Portions of this post were originally included HERE
As I mentioned in an earlier post on this blog (and in several others elsewhere**), I’ve been following the progress ofAntoine Fuqua’s Olympus Has Fallen since March of 2012 when Millennium acquired the rights to the screenplay by Creighton Rothenberger and Katrin Benedikt and Gerard Butler signed on to star. While it was briefly retitled White House Taken, it was always described as “’Die Hard in the White House’ that follows a down-on-his-luck ex-Secret Service (Butler) agent who becomes America’s only hope when 1600 Pennsylvania Ave. is taken over by terrorists”.
That tag brought with it immediate recognition for most movie-goers, as well as some derision from quite a few who write about film. Having just seen it, I can not only say the comparison was apt, but that it seems everyone else who’s actually seen it thus far would agree. (What’s the Scottish equivalent of “Yippee Ki-yay Motherfucker”?)
Olympus Has Fallen seems to have decided that the best way to get the word out about their film and how good it is, is to actually show it to people. Not to critics or press necessarily, but to people interested in seeing movies for their own sake; members of the ticket-buying public. THIS, in my humble opinion, is the way it should be done – take it to the people and avoid self-important “critics” or at least side step them.
Last Wednesday night (3/13/13), as I waited in line for one such screening here in Boston, I passed the time talking to a couple of guys who had never been to a screening before, but Fandango had been offering passes and the movie looked “kind of cool. Plus it was free”. Once inside the auditorium, we parted ways (because I like to sit in front), but after it was over, they waited for me outside. Since I like to stay for the credits (not only does one learn a lot by doing it, I think we owe it to the hundreds of talented people it takes to make a movie, most of whom go “unsung”. But I’ve said all this before. And as usual, I digress.), one of them even snagged me a souvenir, the official “Olympus Has Fallen” lapel pin, that they were handing out that I would otherwise have missed. They were both SO excited about the movie, they wanted to talk about it with me, but best of all, they planned to not only tell their friends about it, but wanted to come back with them and see it again. This is exactly what a screening is designed to do.
While the idea of free screenings is not a new one, Millennium Films, Film District and the producers of Olympus Has Fallen (Fuqua and Butler among them) are taking the game to the next level. Through the use of social media like Twitter and Facebook, coupled with the screenings, they are currently riding a wave of tremendous (and tremendously positive) buzz. What’s more they’ve done it in about six weeks. I know I lamented the lack of PR for Olympus Has Fallen when the first images from that other, similarly themed movie, White House Down, were released way back in November of last year. Despite the fact that a new, earlier release date was announced in December, the first trailer for Olympus Has Fallen wasn’t released until mid-January. Since then, however, there has been a steady stream of posters, clips, and images leading up to a flurry of interviews, appearances, pre-press and a LOT of nationwide screenings.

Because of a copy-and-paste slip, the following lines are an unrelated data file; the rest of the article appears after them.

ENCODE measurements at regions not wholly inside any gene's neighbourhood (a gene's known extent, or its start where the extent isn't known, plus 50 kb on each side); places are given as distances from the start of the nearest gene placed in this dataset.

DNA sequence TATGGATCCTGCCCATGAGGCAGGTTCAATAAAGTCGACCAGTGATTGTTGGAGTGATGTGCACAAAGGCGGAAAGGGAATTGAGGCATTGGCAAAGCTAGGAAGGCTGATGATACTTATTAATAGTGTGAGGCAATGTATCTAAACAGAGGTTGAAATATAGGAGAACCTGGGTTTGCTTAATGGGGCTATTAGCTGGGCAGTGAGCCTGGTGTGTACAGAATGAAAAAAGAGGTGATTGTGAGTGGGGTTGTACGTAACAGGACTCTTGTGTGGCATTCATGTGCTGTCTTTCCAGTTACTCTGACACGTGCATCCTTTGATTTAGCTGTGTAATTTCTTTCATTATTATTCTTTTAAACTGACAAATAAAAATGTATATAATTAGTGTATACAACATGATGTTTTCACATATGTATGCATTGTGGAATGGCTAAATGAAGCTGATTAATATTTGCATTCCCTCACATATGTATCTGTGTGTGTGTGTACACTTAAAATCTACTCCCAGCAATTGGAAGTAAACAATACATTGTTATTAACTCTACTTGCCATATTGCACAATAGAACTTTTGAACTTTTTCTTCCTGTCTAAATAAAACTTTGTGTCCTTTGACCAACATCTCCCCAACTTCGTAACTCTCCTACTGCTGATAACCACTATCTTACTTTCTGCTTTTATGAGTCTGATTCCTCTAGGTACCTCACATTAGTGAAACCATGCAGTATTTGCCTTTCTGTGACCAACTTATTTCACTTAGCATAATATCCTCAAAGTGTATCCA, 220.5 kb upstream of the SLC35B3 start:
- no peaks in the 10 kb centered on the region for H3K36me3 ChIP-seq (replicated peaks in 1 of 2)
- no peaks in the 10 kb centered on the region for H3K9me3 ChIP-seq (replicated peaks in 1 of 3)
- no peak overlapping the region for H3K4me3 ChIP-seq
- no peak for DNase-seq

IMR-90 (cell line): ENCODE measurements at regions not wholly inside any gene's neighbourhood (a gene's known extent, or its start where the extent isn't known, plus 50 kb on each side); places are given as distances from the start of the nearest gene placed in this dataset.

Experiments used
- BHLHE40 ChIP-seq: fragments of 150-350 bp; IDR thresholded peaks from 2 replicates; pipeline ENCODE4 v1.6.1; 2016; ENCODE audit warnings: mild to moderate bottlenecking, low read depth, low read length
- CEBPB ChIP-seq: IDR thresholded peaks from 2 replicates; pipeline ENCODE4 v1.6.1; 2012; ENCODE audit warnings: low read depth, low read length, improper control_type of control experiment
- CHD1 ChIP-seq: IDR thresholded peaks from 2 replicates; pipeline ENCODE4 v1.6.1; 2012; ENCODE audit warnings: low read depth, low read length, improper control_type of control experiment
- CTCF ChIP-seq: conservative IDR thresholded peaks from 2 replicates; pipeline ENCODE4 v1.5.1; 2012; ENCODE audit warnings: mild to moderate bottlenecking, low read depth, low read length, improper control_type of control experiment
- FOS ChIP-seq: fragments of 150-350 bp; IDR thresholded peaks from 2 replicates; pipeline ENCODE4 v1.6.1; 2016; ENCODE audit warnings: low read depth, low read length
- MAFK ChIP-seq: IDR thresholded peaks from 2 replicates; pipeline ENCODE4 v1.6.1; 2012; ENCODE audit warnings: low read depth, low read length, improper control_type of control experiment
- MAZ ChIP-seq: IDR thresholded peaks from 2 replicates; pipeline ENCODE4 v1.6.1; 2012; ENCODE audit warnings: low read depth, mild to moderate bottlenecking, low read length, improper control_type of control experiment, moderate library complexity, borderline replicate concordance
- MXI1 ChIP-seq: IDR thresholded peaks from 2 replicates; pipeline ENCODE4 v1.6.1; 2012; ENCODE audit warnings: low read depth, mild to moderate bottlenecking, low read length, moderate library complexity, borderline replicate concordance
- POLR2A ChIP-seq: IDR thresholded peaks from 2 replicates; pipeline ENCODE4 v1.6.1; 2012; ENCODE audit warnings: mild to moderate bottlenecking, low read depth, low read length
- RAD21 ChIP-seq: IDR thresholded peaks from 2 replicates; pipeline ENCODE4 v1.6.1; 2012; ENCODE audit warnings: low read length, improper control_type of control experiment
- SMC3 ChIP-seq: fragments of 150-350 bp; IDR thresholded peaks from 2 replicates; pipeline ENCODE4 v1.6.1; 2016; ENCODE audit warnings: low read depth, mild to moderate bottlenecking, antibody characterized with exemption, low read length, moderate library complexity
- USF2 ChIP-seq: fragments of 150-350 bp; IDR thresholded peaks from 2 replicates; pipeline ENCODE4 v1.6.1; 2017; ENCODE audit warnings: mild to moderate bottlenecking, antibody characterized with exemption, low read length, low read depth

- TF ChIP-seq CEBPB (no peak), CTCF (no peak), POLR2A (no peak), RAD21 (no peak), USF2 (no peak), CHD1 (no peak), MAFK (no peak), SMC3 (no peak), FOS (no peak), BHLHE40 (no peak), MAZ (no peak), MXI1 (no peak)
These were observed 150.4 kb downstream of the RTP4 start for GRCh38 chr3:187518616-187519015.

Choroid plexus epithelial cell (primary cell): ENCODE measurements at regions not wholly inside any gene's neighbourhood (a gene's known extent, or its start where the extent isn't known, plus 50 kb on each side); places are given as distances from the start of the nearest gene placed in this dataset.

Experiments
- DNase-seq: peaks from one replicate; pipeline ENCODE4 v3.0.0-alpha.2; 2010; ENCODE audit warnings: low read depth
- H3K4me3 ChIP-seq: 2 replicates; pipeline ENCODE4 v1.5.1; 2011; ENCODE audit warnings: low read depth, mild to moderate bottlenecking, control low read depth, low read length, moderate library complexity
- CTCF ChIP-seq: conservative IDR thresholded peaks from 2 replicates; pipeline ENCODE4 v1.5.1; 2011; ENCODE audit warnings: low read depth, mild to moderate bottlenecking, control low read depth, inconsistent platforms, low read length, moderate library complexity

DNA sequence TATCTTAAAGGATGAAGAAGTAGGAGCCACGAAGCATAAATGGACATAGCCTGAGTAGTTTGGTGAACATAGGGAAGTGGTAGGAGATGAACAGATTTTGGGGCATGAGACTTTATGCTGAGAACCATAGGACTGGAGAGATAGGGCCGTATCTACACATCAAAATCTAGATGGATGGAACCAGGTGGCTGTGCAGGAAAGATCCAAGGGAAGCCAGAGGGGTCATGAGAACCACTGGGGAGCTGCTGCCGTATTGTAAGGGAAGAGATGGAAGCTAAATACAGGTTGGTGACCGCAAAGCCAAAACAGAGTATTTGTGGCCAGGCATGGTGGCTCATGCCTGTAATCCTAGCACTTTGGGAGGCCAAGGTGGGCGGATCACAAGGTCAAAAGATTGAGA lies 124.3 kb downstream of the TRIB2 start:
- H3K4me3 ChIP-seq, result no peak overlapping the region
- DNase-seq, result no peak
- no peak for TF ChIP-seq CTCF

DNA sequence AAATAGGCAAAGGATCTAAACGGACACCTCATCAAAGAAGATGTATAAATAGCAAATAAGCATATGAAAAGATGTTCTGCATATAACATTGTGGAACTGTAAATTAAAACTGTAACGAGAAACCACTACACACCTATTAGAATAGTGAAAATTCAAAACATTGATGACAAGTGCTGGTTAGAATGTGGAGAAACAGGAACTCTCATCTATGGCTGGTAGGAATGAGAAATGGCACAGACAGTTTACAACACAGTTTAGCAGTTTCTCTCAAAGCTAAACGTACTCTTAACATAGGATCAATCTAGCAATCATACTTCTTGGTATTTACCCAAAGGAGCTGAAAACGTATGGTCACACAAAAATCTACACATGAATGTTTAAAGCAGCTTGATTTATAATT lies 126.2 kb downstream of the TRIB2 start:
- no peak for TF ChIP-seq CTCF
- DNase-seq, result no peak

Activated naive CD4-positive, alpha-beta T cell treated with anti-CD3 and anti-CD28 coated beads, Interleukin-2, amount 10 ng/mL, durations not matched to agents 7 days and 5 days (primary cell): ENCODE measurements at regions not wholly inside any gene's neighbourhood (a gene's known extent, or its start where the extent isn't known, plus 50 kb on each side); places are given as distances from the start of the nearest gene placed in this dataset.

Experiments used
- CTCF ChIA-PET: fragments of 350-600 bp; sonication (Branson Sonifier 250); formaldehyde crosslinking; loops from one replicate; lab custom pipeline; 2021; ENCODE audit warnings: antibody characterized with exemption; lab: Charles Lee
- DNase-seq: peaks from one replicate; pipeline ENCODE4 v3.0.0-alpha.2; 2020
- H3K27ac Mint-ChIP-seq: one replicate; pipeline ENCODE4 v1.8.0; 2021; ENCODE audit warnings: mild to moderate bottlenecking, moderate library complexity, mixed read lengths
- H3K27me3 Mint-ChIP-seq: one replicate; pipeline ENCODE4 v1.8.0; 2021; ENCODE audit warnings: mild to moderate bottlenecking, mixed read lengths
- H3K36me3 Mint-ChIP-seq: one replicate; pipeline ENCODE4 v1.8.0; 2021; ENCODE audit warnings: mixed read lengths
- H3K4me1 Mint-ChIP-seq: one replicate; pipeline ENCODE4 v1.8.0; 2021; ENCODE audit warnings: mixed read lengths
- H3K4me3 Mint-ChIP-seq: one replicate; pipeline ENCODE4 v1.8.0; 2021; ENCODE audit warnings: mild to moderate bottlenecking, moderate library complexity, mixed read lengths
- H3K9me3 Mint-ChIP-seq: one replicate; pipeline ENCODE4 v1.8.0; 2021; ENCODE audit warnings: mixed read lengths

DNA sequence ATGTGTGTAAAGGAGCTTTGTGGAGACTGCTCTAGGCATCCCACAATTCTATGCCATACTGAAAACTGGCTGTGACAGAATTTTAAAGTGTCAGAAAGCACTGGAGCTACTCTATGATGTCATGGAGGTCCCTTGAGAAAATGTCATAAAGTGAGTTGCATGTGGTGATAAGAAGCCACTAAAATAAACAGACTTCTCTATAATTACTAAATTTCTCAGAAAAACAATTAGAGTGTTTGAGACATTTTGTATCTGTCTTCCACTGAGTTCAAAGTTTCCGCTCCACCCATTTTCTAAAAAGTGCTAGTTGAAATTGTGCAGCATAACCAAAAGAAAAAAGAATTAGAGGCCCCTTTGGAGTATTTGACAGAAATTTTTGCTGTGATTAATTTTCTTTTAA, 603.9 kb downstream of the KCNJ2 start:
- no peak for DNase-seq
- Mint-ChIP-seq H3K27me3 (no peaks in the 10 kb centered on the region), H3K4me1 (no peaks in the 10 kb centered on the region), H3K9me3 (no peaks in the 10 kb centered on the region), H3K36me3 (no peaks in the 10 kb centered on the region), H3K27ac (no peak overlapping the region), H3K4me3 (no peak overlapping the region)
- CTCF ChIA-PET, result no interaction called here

To my knowledge there haven’t been any press screenings yet. The PR team is using social media to publicize the screenings and advertise the feedback ahead of giving the film to the usual outlets or websites. That’s not to say they don’t want favorable press or that write-ups by well-established reviewers won’t appear. They are, after all, also utilizing tv spots and releasing clips to some of those websites and the director and his cast have been hitting the press junket hard, including countless interviews. My point is that even if critics trash the movie or the press pans it, it won’t matter. The buzz is already too strong, word-of-mouth too favorable. With less than a week to go before general release here in the US, it would seem they’ve effectively neutralized any possible negativity. That’s probably a rosy-hued opinion, but this could become a new model for movie marketing.
Of course, this does all hinge on having a quality product to begin with and it is because the producers of Olympus Has Fallen believe so strongly in their film that they could go this route successfully.
According to the New York Times, when the special Cinema Society screening ended on Monday night (3/11/13) in New York “and the credits rolled, the audience cheered. ‘Wow,’ said Harvey Weinstein as he shook Mr. Butler’s hand with gusto; in the lobby, he accosted Antoine Fuqua, the director. ‘You’ll do a hundred-million-plus,’ he told him (box-office-speak for big).” Have I mentioned this one has industry buzz as well? So not only did Harvey attend the screening of a movie he had nothing to do with, but he predicted it would be huge. HUGE! (In Harvey we trust.)
Congrats G (and the rest of the producers)…oh, and suck it Ryan Kavanagh.
Antoine Fuqua’s Olympus Has Fallen features an all-star cast including Gerard Butler, Morgan Freeman, Angela Bassett, Melissa Leo, Dylan McDermott, Rick Yune, Radha Mitchell, Robert Forster, Cole Hauser and Ashley Judd. It opens in the US on March 22 and in the UK on 17th April.